About 1.3 million Americans lost their long-term unemployment benefits today. This means anyone who has been out of work and getting benefits for than six months will stop receiving their weekly check.
As The New York Times frames the story, beyond drastically curtailing a safety-net for jobless workers, allowing the benefits to expire sets up a "major political" fight for the coming new year. The paper adds:
"The program, in place since the recession started in 2008, provides up to 47 weeks of supplemental unemployment insurance payments to jobless people looking for work. Its expiration is expected to have far-reaching ramifications for the economy, cutting job growth by about 300,000 positions next year and pushing hundreds of thousands of households below the poverty line.
"An extension of the unemployment program did not make it into the two-year budget deal that was passed just before Congress left on its winter recess. When the federal program expires, just 1 in 4 unemployed Americans will receive jobless benefits — the smallest proportion in half a century."
NPR's Morning Edition spoke to Denise Jones, a single mom in Takoma Park, Maryland, who lost her HR job in April.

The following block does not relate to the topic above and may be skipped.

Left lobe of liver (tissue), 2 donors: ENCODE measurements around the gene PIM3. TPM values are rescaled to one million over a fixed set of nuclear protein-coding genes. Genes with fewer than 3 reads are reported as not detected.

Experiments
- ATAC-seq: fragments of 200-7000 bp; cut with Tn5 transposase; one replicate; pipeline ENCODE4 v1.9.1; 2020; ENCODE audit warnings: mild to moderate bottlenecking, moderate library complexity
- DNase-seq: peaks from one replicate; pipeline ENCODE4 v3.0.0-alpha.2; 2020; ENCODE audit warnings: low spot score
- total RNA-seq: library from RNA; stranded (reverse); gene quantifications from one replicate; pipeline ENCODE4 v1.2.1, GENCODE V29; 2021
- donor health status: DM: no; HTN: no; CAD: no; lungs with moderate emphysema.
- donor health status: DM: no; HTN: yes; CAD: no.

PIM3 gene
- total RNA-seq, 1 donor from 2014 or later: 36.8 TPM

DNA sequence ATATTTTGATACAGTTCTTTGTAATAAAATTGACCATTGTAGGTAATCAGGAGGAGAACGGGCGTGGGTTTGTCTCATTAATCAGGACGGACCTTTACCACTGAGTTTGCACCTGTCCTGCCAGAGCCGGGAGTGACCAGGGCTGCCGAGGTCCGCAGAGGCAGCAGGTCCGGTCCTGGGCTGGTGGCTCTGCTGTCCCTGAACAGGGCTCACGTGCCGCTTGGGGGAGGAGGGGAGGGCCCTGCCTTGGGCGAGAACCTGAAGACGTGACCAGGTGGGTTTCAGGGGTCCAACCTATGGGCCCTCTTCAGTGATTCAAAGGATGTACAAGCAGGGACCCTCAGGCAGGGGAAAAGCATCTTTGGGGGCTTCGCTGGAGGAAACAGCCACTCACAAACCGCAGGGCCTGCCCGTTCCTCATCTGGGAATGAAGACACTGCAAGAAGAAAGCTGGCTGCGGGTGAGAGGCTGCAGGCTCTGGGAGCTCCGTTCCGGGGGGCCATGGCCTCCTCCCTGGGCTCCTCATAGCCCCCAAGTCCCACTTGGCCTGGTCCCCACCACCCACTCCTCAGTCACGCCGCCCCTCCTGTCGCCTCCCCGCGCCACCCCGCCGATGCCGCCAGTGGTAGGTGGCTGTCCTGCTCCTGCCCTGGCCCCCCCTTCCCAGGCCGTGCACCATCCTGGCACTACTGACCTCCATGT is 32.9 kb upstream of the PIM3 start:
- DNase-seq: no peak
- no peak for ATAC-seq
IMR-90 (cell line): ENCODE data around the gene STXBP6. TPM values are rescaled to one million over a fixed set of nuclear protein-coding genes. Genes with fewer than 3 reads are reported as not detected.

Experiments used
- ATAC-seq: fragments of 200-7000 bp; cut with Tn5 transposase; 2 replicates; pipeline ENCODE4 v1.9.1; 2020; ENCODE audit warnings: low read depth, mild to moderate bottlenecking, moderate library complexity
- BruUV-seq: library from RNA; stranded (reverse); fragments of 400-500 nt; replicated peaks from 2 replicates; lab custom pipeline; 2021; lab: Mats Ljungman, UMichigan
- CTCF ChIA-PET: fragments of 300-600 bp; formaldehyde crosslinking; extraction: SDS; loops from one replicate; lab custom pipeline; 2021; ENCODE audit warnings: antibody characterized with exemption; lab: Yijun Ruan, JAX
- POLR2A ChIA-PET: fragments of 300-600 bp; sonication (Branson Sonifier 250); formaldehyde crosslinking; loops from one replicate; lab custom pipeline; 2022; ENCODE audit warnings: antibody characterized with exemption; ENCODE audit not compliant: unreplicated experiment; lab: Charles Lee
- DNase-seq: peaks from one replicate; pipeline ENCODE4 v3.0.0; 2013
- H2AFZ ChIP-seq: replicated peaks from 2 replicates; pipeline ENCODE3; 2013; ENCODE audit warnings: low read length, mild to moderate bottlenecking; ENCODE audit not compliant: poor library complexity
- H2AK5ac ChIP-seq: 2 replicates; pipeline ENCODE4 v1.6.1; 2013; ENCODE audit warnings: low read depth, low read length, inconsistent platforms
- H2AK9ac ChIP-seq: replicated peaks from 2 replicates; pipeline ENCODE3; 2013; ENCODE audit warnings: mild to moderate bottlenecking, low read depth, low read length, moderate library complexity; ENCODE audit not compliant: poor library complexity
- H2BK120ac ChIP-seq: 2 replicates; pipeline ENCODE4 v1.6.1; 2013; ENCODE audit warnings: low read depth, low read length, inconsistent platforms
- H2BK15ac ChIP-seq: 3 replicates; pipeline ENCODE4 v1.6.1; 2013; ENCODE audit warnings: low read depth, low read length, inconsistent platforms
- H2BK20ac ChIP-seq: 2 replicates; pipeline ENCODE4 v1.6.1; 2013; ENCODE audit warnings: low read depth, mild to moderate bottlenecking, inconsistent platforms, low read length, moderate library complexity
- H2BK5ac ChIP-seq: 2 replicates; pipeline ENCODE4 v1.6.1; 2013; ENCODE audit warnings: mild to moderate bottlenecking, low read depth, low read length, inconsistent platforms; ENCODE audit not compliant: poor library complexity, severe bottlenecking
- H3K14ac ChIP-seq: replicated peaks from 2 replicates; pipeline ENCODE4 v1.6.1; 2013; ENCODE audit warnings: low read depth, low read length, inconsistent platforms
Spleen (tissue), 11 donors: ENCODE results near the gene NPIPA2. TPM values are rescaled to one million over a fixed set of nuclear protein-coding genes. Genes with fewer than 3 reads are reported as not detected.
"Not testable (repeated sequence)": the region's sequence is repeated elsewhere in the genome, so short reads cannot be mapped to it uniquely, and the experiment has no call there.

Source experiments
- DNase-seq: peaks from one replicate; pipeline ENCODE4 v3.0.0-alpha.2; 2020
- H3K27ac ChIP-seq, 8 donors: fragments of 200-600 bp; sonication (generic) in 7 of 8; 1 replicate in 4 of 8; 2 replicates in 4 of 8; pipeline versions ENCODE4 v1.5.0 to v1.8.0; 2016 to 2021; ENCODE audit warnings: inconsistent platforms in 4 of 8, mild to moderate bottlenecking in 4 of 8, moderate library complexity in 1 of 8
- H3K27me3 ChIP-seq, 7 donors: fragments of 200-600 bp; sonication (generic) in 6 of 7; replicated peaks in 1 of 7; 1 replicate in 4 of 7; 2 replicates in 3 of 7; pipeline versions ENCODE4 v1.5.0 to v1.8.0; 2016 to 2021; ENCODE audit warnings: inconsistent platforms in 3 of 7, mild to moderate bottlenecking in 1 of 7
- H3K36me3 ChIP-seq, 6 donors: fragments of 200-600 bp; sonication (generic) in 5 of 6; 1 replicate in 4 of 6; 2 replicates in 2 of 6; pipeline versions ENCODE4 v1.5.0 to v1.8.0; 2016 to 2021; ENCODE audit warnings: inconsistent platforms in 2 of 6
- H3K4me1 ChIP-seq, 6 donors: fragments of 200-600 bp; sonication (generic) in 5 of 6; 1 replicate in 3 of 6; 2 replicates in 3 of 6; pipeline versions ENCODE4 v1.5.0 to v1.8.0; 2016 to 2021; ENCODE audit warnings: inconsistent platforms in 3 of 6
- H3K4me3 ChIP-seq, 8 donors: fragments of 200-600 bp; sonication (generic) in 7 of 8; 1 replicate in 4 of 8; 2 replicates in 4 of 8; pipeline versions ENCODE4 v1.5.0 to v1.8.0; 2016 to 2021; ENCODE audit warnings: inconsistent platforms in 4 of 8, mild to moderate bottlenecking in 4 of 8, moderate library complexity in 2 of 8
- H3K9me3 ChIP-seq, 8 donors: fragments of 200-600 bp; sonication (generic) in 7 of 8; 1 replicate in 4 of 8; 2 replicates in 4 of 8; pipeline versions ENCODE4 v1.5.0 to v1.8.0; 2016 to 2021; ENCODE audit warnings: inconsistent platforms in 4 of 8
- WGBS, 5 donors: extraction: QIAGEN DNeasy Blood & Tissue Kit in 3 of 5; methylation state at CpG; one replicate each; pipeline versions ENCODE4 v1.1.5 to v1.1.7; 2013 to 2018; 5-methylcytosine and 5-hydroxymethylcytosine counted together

"I live on the edge," Jones said. "I just — I don't know what else I could cut. I guess the next thing to go would be Internet. And then I could go down the street to the library and use the Internet, you know, for job search."
On Friday, Gene Sperling, the White House's director of the National Economic Council, said allowing these benefits to expire "defies economic sense, precedent and our values to allow 1.3 million Americans fighting to find jobs to see their unemployment insurance abruptly cut off — especially in the middle of the holiday season."
"These are our neighbors, our community members and often fellow parents who depend on this as a temporary lifeline while they are actively looking for new jobs to support their families and make ends meet," Sperling went on.
"Started under President George W. Bush, the benefits were designed as a cushion for the millions of U.S. citizens who lost their jobs in a recession and failed to find new ones while receiving state jobless benefits, which in most states expire after six months. Another 1.9 million people across the country are expected to exhaust their state benefits before the end of June.
"Republicans and some Democrats will likely want to make sure that any proposal to extend federal unemployment benefits is paid for. Many of them look at signs of economic growth and an unemployment rate now down to 7 percent and expected to drop further as evidence the additional weeks of benefits are no longer necessary.
"The effect of jobless benefits on the unemployment rates has been fiercely debated for decades. To qualify, people have to be seeking work. Conservative lawmakers such as Sen. Rand Paul of Kentucky argue that the payments aggravate rather than relieve unemployment."